The last voyage of Capt. Sir John Ross to the Arctic regions; for the discovery of a north west passage, performed in the years 1829-30-31-32 and 33 ... Captns. Ross, Parry & other celebrated navi

 
9781231592106: The last voyage of Capt. Sir John Ross to the Arctic regions; for the discovery of a north west passage, performed in the years 1829-30-31-32 and 33 ... Captns. Ross, Parry & other celebrated navi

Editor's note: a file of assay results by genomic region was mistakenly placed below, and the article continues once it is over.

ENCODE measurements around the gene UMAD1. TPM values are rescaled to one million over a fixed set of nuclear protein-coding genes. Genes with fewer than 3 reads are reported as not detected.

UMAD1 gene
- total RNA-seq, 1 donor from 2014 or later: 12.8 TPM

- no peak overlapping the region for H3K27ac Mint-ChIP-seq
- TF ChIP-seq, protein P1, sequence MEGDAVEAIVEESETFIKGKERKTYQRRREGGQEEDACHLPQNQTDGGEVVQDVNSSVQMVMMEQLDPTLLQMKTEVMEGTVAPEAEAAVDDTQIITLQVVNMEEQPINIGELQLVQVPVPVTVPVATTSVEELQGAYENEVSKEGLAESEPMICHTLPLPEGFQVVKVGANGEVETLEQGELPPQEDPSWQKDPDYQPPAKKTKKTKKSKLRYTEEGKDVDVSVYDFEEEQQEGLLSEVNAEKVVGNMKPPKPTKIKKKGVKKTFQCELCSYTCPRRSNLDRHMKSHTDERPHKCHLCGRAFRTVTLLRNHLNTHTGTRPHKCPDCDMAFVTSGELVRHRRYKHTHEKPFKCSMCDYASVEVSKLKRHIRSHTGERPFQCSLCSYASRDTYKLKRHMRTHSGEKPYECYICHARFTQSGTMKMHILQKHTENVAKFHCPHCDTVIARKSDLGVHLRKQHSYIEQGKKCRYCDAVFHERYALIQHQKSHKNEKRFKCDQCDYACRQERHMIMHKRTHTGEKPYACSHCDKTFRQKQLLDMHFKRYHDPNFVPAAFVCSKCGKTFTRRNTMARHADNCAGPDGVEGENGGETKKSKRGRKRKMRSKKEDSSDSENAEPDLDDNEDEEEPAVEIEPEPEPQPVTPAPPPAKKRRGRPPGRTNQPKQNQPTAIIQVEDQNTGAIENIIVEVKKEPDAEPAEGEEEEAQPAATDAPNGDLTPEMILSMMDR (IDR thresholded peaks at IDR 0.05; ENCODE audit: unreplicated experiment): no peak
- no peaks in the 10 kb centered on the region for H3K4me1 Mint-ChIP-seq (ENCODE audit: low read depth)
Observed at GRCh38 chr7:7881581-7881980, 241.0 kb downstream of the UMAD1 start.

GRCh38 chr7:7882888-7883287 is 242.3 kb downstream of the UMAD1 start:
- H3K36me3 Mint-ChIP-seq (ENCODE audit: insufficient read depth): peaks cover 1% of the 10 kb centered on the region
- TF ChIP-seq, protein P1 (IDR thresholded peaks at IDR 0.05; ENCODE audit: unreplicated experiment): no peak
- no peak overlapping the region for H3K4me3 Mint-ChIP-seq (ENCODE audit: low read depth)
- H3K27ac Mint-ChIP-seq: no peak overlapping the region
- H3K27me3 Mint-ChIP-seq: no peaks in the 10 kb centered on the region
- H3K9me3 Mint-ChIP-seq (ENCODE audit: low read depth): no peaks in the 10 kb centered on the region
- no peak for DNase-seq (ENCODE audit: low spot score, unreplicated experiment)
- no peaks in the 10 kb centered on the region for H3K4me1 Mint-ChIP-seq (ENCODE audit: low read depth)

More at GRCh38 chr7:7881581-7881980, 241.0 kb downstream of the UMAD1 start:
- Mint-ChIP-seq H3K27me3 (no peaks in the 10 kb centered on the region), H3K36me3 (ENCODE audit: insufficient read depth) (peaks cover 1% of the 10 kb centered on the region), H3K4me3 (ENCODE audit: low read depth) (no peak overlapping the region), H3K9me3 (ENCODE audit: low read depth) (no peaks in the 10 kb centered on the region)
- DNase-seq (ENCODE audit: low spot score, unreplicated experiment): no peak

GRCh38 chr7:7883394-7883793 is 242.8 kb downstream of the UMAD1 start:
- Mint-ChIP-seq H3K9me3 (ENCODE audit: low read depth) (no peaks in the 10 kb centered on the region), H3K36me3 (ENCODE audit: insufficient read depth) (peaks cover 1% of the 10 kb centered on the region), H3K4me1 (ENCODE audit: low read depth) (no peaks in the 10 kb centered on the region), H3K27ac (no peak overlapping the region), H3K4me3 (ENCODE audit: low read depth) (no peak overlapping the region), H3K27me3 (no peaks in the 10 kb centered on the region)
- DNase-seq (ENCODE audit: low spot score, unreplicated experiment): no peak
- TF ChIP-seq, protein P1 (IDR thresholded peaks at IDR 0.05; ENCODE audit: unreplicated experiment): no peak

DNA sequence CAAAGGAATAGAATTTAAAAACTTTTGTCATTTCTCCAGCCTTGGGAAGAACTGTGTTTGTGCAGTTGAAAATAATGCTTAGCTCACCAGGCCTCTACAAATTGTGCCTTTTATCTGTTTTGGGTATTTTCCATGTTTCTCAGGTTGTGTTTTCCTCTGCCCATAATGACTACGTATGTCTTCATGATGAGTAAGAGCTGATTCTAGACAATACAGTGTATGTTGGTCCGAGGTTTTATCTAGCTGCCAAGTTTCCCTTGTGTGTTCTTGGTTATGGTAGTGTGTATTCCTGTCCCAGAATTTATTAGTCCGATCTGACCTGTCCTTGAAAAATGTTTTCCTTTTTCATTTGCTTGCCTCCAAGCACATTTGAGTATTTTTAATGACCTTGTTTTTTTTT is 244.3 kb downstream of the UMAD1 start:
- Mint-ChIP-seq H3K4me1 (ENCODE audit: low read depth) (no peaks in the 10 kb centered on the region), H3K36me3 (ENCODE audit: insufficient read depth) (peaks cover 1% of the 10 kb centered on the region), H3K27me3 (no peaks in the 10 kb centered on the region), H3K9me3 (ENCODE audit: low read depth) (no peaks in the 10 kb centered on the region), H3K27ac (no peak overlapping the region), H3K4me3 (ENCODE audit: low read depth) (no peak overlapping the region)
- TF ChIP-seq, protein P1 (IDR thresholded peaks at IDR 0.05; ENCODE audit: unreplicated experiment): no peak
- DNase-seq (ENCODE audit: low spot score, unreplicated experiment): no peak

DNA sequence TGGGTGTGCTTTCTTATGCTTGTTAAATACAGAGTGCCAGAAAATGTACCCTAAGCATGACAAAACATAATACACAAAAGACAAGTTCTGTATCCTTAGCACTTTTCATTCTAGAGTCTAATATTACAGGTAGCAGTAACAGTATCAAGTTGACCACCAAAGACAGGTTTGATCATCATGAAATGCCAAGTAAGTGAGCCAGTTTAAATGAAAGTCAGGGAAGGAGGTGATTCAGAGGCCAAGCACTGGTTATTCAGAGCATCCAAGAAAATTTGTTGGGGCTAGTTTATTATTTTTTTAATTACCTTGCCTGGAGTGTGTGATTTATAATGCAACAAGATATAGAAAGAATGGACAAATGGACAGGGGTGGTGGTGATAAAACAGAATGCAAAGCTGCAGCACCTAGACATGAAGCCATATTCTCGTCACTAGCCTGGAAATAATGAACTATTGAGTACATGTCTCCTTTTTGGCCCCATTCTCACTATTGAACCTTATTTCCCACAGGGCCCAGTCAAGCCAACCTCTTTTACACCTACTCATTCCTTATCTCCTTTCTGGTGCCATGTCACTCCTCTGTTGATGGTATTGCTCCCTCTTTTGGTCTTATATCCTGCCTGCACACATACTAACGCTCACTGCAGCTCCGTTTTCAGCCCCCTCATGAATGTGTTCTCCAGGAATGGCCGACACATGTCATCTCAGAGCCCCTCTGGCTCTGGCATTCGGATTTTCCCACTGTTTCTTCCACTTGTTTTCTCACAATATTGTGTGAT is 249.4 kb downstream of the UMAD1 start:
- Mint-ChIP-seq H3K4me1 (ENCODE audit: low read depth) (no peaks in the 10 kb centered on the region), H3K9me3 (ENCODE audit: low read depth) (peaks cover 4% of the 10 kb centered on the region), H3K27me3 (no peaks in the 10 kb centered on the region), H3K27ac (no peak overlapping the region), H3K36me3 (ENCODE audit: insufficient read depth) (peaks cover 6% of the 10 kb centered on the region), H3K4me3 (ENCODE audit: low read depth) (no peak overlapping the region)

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This historic book may have numerous typos and missing text. Purchasers can download a free scanned copy of the original book (without typos) from the publisher. Not indexed. Not illustrated. 1835 Excerpt: ...their physiognomy, might be supposed tu be as deficient in those virtues as an English bishop in humility--a courtier in sincerity--a nun in chastity--or an author in riches. It might have been supposed that, from the time when Capt. Ross left "the heath-covered mountains of Scotia," to that most auspicious moment of his life, when he found himself Commander of the Victory in Felix Harbour, the experience must, at some particular period of that time, have burst upon him, that a more fallacious criterion of the intrinsic goodness and virtue of,an individual cannot be consulted, than the form of visage, with which it has pleased nature to endow him; but notwithstanding, that the truth of that position amounts to al most proverbial validity, yet there are very few, who are not regulated by it in their estimation of the character of the individual, with whom he is suddenly thrown into contact, and who does not in some measure regulate his conduct according to the opinion, which he may then have prematurely, and unjustly formed. The four ill-favoured Esquimaux had no sooner presented themselves before Capt. Ross, than in his own mind, he determined them to be consummate thieves, and that they had like the gypsies, pitched their dwelling in his vicinity, as holding out the greatest prospect of carrying on their buccaneering exploits to the utmost profit and advantage. It was in vain to tell him that their peculiar physiognomy was as natural to them, as red hair and high cheek bones were to the natives of his own country; it was a direct loss of time, to expostulate with him on the injustice and impropriety of holding a man to be a thief, before he had given some distinct proofs that the character really belonged to him; and further, that as he professed...

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